Mr. Phillips was still a third-year commerce student when he made his first investment, teaming up with Mr. Ryan to buy a stagnant, penny-stock mining firm. "We held it for nearly seven years, and it did very well," said Mr. Ryan.

Shortly after graduating in 1953, Mr. Phillips married his university sweetheart, Patti Burley. His father-in-law, Norman Burley, helped launch the career of legendary country singer Loretta Lynn. Her first hit, I'm a Honky Tonk Girl, was produced by Vancouver-based Zero Records, financed mostly by Mr. Burley. Mr. Phillips tossed in a bit of cash, too.

Art and Patti Phillips had five children, but after 20 years, their marriage foundered. They separated, then divorced. The upshot was his long, rock-solid love match with Ms. Taylor, who first met him while on assignment with CTV's W5.

Mr. Phillips did not take long to make waves in the investment world. While still in his mid-20s, he started the All-Canadian Fund, which regularly reported the best investment return of any such mutual fund in Canada. He subsequently sold it to Power Corp. "That's when Art became a millionaire," said Mr. Ryan.

In 1964, Mr. Phillips founded the investment management firm, Phillips, Hager & North, with partners Bob Hager and Rudy North. Given the dearth of publicly listed corporations based in Vancouver, and the centralization of almost all financial doings in the East, odds were long against its success.

Over time, however, PH&N became Canada's largest firm of its kind. Royal Bank of Canada bought the company in 2008 for a princely $1.4-billion.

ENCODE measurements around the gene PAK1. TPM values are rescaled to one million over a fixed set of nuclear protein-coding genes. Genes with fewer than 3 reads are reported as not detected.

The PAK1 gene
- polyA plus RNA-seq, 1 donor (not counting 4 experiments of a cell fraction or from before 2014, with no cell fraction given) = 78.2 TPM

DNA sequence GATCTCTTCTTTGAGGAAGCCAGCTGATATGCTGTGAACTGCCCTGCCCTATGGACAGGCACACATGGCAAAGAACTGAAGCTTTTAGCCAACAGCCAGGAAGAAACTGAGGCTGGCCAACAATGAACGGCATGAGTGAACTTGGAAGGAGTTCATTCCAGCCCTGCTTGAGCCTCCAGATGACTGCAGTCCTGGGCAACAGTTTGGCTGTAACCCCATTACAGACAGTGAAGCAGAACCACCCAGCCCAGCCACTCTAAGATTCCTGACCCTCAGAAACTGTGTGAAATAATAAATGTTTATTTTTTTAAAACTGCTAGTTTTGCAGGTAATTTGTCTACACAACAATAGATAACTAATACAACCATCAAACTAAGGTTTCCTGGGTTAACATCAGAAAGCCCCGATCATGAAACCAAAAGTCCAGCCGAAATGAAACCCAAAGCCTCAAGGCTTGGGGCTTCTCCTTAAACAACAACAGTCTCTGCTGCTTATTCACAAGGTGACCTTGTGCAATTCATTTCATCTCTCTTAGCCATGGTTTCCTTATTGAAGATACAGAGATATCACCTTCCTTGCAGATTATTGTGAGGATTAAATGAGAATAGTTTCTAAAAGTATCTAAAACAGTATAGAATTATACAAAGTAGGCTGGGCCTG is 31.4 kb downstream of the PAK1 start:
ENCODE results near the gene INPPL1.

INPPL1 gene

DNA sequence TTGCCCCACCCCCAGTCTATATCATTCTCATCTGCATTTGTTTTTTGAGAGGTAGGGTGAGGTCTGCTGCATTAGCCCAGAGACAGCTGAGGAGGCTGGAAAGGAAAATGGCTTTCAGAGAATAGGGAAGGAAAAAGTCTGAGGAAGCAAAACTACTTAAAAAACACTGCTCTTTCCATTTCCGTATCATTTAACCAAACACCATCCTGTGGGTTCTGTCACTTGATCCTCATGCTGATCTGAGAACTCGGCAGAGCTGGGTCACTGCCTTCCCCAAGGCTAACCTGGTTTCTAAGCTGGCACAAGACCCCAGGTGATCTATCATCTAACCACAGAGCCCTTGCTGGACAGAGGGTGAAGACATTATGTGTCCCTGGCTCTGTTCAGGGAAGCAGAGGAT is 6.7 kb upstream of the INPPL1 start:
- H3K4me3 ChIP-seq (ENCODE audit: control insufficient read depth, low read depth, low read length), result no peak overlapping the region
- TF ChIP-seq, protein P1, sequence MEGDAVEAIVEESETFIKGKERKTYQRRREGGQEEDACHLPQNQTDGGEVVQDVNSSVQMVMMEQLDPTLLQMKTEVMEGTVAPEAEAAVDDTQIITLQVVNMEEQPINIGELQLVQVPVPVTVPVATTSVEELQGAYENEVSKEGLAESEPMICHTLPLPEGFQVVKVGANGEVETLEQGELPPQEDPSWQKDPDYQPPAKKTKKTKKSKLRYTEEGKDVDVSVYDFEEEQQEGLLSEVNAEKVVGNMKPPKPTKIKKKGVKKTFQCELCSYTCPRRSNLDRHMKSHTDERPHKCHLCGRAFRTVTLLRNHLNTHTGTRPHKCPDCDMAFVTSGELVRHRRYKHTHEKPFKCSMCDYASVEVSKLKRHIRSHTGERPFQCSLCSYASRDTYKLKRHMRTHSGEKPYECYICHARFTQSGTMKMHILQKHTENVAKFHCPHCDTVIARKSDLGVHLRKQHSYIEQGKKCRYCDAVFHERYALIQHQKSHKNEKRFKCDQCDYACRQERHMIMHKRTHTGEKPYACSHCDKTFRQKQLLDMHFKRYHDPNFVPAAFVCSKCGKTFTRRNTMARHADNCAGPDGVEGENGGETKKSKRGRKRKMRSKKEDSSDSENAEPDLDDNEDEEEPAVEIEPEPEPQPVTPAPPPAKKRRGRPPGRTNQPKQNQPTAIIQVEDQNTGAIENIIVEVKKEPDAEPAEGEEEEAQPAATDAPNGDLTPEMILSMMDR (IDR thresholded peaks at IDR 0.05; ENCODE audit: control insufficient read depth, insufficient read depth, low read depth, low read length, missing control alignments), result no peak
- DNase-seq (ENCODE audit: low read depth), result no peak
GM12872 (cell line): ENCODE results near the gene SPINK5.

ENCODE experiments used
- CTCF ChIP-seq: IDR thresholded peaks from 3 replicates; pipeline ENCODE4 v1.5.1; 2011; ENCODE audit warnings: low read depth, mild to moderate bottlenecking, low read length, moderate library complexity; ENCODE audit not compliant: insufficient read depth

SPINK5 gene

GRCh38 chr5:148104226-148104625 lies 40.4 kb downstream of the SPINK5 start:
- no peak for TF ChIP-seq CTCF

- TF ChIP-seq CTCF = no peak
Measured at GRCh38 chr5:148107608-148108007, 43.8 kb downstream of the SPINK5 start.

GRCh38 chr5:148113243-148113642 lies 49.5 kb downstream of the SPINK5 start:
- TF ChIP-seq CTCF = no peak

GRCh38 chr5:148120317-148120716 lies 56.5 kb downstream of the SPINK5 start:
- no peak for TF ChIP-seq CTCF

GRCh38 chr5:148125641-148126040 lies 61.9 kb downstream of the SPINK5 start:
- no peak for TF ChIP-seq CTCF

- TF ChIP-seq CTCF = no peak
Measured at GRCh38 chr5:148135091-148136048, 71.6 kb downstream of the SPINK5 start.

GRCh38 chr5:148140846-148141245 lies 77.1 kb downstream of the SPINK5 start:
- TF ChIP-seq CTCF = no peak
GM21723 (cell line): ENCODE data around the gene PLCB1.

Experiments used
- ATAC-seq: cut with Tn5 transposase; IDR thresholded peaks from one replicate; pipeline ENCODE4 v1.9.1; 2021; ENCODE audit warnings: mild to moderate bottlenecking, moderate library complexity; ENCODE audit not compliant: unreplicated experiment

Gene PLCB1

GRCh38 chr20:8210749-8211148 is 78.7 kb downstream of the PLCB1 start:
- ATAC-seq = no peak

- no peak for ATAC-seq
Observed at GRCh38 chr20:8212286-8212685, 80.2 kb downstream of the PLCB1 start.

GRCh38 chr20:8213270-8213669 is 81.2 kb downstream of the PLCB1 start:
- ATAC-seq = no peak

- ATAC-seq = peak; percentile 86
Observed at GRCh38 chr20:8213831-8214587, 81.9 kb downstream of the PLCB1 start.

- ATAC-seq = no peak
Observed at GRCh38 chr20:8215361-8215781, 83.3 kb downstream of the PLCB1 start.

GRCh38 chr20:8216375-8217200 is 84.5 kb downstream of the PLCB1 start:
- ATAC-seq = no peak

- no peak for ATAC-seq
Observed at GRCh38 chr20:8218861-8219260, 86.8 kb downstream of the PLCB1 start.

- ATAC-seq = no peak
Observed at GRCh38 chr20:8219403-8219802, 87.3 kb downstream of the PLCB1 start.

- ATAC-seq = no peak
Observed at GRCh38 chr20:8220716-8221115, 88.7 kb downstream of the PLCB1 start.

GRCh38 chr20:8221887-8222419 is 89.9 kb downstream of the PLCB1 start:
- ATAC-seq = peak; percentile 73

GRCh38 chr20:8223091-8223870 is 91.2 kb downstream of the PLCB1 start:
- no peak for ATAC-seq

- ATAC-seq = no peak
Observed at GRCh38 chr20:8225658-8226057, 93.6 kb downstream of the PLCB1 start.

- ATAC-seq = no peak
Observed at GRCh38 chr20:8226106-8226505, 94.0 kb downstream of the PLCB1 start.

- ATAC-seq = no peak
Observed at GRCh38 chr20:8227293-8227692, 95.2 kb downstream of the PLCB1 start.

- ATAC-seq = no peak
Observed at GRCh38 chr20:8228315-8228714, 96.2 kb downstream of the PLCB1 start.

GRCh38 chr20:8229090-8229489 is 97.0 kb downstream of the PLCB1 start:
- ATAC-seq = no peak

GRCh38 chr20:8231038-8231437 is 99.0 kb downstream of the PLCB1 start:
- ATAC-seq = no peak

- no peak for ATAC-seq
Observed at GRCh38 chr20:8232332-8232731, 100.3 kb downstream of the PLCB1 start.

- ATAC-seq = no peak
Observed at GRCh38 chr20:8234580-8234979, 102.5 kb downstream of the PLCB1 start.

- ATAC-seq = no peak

"I believe that Art was one of North America's great investors," said John Montalbano, CEO of RBC Global Asset Management, who shared an office with Mr. Phillips for 10 years at PH&N.

"He had incredible intellectual curiosity, matched by an unbelievable intellect.… During his tenure at the firm, his investment track record was second to none in North America."

Mr. Montalbano recalled one particularly shrewd move by Mr. Phillips at the height of the so-called savings and loan crisis in 1991. When both Time and Business Week had simultaneous cover stories on the imminent demise of the U.S. financial system, Mr. Phillips was convinced that the long bear market had run its course.

The firm began investing heavily in financial services stocks. Mr. Phillips also borrowed a large chunk of money from his own banker to invest. "That's conviction," Mr. Montalbano said. "That portfolio went on to outperform market benchmarks and our peers for years to come."

Given his wealth, business achievements and lifestyle, few foresaw Mr. Phillips' plunge into politics.

"When I first met him, he was already successful, driving a Lincoln Continental, and 38 years old," said Gordon Campbell. "He was cool, man."

Even today, those close to him remain a bit mystified by what motivated him to try to change Vancouver's long-standing dominance by a peculiar, old-fashioned, conservative municipal party known as the Non-Partisan Association (NPA) that had ruled the city for nearly 40 years.

But Ms. Taylor said her husband was driven to fix things he thought were broken. "He felt Vancouver was at a crucial turning point, headed in the wrong direction. Art could see what had to be done to create the future."

With the 1960s in full flower, Mr. Phillips was at the centre of a growing municipal-reform movement, galvanized by huge public pushback against a planned freeway through Chinatown. It soon evolved into The Electors' Action Movement (TEAM), with Mr. Phillips as president.

He also formed a dynamic partnership with urban activist Walter Hardwick, a geography professor at the University of B.C. and widely recognized as TEAM's intellectual guru. Both were elected to city council in 1968.

In 1972, the NPA's slate fell apart, and Mr. Phillips, 42, breezed to victory as mayor. Eight TEAM councillors were elected with him. They had their public mandate for change. Mr. Phillips quickly fired the city's imperious commissioner, Gerald Sutton Brown, and set to work.